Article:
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During the 1930's Depression, a wave of more than 2,000 municipal insolvencies spread across the country. In response, Congress passed a temporary bankruptcy law. A subsequent permanent municipal bankruptcy statute was ruled unconstitutional. It came back for good in 1941 and has been amended many times since then.

The amount of government-backed municipal bonds that are exempt from the debt adjustment provisions of the U.S. Bankruptcy Code approximates 45%. That is not to say exempt from monetary default, i.e., funds insufficient to pay principal and interest. Since at least 1950, almost all municipal bond defaults have been resolved outside of bankruptcy.

That may be changing. The backing for local government bonds is increasingly made up of unsecured promises to pay and debt payable from non-mandatory appropriations. From the investor's point of view, these are the fodder for municipal bankruptcies because the debt is unsecured.

This will not significantly change the number of defaults but will increase the number that end in bankruptcy because they are a growing percent of municipal debt issuance.

No property tax secured or enterprise revenue bond default has been settled in federal court since at least 1950. There have been only a handful of municipal bankruptcies, almost all in the last twenty tears.

There have been four bankruptcies in California and counting. I attribute the concentration in that state to a convergence of factors. The most important is the state's share of personal income, measured on a per capita basis, has fallen from above average to the national average in the past twenty years. Add to that generous, as compared to average public employee compensation and the extensive use of appropriation-backed bonds to finance of pension plan contributions, for both state and local governments.

Court imposed adjustments to outstanding loan amounts, and/or interest rates, have applied solely to unsecured general obligation bonds and appropriation backed obligations. Whether appropriation "backed" bondholders would have standing in a bankruptcy proceeding i.e., be recognized as a creditor, is open to question. This lending format does not exist in the corporate bond market. It was born out of the NYC financial crisis in the 1970's.

Unlike corporations, U.S. municipalities and states cannot back their debt with a security interest in property or capital improvements. Notwithstanding the sale lease back of government buildings that are in each case financed on an unsecured or appropriation basis.

The bankruptcy code recognizes a municipality's right to issue secured debt as well as unsecured or general obligations. In the corporate world, "unsecured" and general obligation means the same. Only in the U.S. municipal market are there two kinds of general obligations, unsecured and secured.

To be secured municipal debt, the federal bankruptcy law requires municipalities grant a lien on and security interest in "Special Revenues". These revenues are not part of the local governments' general revenues. Further, they must be the sole source of payment for debt issued to fund and maintain essential public infrastructure.

Examples of special revenues include electric, water, sewer, transportation revenues, special assessments and property taxes levied for the sole purpose of repaying capital improvement bonds. Bonds must have a lien on and security interest in the special revenue.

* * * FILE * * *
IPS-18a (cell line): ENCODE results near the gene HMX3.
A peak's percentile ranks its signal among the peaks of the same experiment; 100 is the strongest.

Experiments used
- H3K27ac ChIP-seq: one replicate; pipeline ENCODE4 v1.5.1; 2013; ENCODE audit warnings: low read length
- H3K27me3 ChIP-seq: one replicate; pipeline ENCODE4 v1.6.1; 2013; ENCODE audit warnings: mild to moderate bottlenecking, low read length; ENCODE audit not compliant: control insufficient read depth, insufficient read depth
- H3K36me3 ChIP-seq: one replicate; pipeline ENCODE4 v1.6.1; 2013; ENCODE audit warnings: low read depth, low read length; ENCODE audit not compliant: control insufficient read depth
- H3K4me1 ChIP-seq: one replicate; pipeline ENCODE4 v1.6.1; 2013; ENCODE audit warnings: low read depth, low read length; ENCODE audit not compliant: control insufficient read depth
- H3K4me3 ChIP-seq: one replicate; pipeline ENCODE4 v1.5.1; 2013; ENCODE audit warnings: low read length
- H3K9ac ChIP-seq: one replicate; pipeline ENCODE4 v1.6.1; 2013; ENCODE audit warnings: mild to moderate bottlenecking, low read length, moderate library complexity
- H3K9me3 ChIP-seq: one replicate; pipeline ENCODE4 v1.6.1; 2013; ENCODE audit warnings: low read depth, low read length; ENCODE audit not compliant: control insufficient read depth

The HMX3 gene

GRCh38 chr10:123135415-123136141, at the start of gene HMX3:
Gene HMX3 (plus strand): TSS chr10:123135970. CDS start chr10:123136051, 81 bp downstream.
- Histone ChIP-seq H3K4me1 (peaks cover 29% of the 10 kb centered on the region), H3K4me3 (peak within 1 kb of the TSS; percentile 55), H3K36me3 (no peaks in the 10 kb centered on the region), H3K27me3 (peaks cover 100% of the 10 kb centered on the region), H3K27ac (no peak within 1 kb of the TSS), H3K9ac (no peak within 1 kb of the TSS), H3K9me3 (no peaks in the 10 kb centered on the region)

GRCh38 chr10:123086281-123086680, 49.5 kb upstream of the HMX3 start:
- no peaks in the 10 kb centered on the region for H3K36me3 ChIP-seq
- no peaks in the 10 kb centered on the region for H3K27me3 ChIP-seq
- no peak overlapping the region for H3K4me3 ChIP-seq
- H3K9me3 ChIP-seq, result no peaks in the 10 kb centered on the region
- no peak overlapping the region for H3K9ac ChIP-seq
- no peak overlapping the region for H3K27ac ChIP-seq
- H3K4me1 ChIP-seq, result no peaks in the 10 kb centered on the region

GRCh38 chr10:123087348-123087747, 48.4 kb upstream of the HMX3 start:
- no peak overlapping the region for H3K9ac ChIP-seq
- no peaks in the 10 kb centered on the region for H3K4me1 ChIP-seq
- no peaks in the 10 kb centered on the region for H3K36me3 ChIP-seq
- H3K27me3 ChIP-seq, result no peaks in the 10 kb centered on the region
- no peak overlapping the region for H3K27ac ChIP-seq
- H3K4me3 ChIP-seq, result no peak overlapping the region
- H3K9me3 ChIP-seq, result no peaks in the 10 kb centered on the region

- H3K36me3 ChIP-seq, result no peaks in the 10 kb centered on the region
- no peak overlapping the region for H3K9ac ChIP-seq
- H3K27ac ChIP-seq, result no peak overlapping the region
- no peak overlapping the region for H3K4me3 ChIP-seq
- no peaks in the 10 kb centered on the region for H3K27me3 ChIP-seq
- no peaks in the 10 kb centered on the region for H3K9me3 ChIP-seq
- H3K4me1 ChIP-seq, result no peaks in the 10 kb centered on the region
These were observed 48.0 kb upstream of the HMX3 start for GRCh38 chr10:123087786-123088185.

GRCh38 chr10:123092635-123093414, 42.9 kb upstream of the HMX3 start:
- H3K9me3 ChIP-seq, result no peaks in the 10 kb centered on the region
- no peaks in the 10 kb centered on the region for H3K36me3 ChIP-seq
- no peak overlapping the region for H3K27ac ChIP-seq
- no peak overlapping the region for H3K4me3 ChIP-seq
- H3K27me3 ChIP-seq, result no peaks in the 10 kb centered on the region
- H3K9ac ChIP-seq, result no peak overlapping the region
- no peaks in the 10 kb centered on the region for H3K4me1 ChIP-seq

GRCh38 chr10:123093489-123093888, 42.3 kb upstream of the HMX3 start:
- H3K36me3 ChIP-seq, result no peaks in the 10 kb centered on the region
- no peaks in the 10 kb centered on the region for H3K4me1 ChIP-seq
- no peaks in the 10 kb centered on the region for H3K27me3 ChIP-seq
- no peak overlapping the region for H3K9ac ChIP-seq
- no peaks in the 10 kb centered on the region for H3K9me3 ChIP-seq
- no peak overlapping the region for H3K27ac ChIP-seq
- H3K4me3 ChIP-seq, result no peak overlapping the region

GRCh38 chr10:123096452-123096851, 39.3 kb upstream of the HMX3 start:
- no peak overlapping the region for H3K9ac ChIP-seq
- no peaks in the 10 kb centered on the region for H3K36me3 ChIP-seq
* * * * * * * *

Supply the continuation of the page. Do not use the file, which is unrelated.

About half of municipal general obligations are secured as defined. In turn, they comprise an estimated 20% to 25% of all municipal bonds outstanding. The aforementioned essential service enterprise revenue bonds account for another 25%.

The catch is that not all states authorize their localities to grant a security interest in "special revenues". Thirty-three states do.

Last year Rhode Island became the thirty-third when it passed legislation to create and perfect the security interest in property taxes levied by of the city of Providence for outstanding general obligation bonds, thus qualifying them as Special Revenue protected. This was done in response to concern the city could be forced to file for Chapter 9 bankruptcy protection. It did not.

It may turn out that Jefferson County, Alabama, sewer revenue warrant holders end up being treated as unsecured creditors because the lien on sewer revenues is not secured under Alabama law.

What kind of backing a bond issue has can be found at the MSRB repository website. Read the cover page of the offering statement.

Phrasing similar to the following indicates: secured bonds.

Secured by and payable solely from a lien on and security interest in the operating revenue of ABC essential service enterprise.

Alternatively, secured by and payable from property taxes levied for the sole purpose of repaying debt issued to fund essential service capital improvements. For example, roads, schools, and firehouses. They are typically voter approved with a tax rate unlimited with respect to generating funds sufficient for debt service.

Phrasing similar to the following indicates: general obligation (un-secured) bonds.

Unconditional promise to pay backed by full faith, credit and taxing power (or authority) is pledged to the repayment ABC general obligation bonds. There is no mention of any lien or security interest in any property tax or enterprise revenue.

Phrasing similar to the following indicates: appropriation bonds

The bonds do not constitute debt under the constitution and laws of ABC's' state. Repayment of the ABC bonds is subject to annual appropriation. They are payable solely from voluntary appropriations by the borrowing entity.

Source: Nearly Half Of All Municipal Bonds Are Bankruptcy Proof - For The Unlucky, Technicalities Become Important In Court